The elixir of life remains legendary, but aging the youth before their time may not be so far-fetched.
In a new experiment, young mice briefly experienced signs of aging when scientists infused them with the blood of older mice. A similar aging effect occurred when human cells were immersed in the plasma of older individuals.
The young mice – three months old and all males – received a blood transfusion from an older mouse aged 22-24 months. The younger mice were then tested for muscle strength to see if the old blood was triggering the effect of tissue aging.
Compared to a control group (young mice that received a blood transfusion from another young mouse), the mice that received blood from an old mouse had “reduced maximal muscle strength and significantly shorter rates of strength development and relaxation during contractions,” the researchers reported. .
The mice were tested for their physical endurance on a treadmill at baseline and seven days after the blood infusion. (Mice that refused to run were stimulated by a blast of air that kept them running until exhausted.)
Mice that received old blood fatigued faster and ran a shorter distance on the treadmill than the control group.
These mice also had biomarkers for kidney damage and signs of liver aging.
When older mice in this experiment were fed younger blood, lipids and fibrosis and fatigue decreased, and muscle endurance increased.
This latter result mirrors an earlier study conducted by the University of California in 2005, which found that creating conjoined twins from young and old mice (and thus sharing blood and organs) can reduce the signs of aging in the old mice. turning back.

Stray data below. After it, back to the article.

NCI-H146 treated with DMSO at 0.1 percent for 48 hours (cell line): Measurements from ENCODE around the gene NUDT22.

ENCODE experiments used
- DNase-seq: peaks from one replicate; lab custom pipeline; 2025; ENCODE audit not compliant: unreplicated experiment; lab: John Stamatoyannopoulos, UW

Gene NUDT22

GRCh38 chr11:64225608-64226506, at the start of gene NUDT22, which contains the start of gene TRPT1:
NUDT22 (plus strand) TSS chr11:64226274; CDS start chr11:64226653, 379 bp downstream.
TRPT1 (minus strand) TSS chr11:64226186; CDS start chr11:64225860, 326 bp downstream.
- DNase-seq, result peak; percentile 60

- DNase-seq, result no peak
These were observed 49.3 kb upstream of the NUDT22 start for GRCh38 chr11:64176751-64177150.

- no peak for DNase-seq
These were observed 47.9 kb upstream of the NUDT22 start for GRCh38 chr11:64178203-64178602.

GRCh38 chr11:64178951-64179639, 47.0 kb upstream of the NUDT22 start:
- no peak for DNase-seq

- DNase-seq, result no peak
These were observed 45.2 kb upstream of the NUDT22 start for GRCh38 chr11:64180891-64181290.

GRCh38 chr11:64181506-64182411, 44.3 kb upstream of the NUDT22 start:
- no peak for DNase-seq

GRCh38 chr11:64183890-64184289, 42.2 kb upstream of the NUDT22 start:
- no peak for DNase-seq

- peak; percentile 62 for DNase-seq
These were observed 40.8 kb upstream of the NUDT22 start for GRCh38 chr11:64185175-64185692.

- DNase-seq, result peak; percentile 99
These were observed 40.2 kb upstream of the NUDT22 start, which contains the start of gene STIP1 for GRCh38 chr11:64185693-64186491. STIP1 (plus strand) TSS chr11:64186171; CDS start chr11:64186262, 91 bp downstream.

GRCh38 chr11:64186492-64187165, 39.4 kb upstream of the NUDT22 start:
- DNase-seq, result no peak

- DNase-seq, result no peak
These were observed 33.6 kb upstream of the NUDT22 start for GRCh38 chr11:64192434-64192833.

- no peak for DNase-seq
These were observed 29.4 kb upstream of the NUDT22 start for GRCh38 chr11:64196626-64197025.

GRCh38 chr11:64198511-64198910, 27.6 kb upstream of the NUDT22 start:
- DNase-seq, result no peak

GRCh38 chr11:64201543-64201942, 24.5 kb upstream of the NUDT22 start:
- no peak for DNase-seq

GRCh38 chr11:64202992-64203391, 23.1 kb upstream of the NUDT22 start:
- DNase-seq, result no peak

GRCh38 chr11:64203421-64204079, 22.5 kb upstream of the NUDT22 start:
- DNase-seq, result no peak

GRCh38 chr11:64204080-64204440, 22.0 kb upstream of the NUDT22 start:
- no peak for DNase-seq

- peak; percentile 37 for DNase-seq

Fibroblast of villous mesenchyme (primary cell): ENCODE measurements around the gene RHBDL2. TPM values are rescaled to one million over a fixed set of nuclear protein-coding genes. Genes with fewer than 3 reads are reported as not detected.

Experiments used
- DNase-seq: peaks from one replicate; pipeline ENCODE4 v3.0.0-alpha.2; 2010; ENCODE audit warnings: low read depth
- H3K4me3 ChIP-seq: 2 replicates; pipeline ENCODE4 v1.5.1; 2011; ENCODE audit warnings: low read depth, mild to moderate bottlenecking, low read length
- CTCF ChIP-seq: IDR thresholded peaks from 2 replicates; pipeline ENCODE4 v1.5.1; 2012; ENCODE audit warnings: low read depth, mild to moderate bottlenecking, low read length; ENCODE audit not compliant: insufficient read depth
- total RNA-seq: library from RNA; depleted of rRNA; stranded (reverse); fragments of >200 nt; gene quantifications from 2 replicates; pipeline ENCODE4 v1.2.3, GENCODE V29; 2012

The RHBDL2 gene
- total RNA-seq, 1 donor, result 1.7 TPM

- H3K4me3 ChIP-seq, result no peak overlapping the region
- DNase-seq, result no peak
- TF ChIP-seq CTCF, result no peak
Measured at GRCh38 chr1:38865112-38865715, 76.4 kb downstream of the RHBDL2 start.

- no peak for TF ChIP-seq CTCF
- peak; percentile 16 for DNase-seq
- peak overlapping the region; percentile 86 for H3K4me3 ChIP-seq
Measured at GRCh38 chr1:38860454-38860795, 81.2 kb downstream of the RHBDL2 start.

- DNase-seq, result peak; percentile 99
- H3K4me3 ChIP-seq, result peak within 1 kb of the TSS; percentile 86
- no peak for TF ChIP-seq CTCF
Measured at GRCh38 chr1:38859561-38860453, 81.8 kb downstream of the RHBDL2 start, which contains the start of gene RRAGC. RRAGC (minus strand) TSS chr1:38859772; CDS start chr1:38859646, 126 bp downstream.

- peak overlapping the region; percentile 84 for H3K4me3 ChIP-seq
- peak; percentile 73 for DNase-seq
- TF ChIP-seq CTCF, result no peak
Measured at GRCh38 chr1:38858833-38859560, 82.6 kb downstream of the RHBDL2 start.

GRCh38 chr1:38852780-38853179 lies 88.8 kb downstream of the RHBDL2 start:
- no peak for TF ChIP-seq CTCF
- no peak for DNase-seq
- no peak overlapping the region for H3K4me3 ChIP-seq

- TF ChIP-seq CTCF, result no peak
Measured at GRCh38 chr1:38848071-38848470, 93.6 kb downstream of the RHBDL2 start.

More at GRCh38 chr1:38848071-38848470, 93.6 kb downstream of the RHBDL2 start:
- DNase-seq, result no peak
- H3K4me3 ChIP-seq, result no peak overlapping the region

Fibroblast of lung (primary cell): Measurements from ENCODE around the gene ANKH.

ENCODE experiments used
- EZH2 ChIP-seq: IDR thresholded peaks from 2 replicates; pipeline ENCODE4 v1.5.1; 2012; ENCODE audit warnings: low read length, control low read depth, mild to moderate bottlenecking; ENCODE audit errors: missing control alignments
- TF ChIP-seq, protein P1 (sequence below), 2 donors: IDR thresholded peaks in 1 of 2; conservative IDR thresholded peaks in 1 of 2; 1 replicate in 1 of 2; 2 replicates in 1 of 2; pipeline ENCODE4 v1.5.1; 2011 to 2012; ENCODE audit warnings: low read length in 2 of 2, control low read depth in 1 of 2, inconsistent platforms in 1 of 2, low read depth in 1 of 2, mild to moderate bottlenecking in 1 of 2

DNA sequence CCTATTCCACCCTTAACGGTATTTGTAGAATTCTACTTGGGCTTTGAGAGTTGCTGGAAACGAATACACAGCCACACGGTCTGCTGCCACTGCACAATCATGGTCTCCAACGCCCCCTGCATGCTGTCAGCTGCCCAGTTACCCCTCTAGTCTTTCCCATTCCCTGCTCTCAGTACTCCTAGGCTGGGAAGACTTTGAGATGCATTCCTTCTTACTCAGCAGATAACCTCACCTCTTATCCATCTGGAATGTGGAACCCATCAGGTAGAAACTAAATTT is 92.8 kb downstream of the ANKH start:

“Using heterochronic blood exchange, we report a transfer of physiological aging from old to young mice,” the researchers say. “This response is independent of chronological age.”
The researchers hypothesized that cells from older mice release a senescence-associated secretory phenotype (SASP) that promotes aging, such as muscle weakness, loss of stamina and tissue damage.
These senescent cells — old cells that have stopped reproducing but have not been removed from the body — can potentially affect nearby cells in a younger individual, even without chronological aging first.
The researchers also placed human kidney cells in plasma from people between the ages of 60 and 70 and found multiple biomarkers of aging within six days of the experiment. These biomarkers were not found when the experiment was repeated with plasma from people aged 20 to 30 years.
Both experiments indicate that adjusting and modulating various factors, including SASP, could lead to new therapeutic strategies when it comes to longer life, the researchers conclude.
The research was published in Nature Metabolism.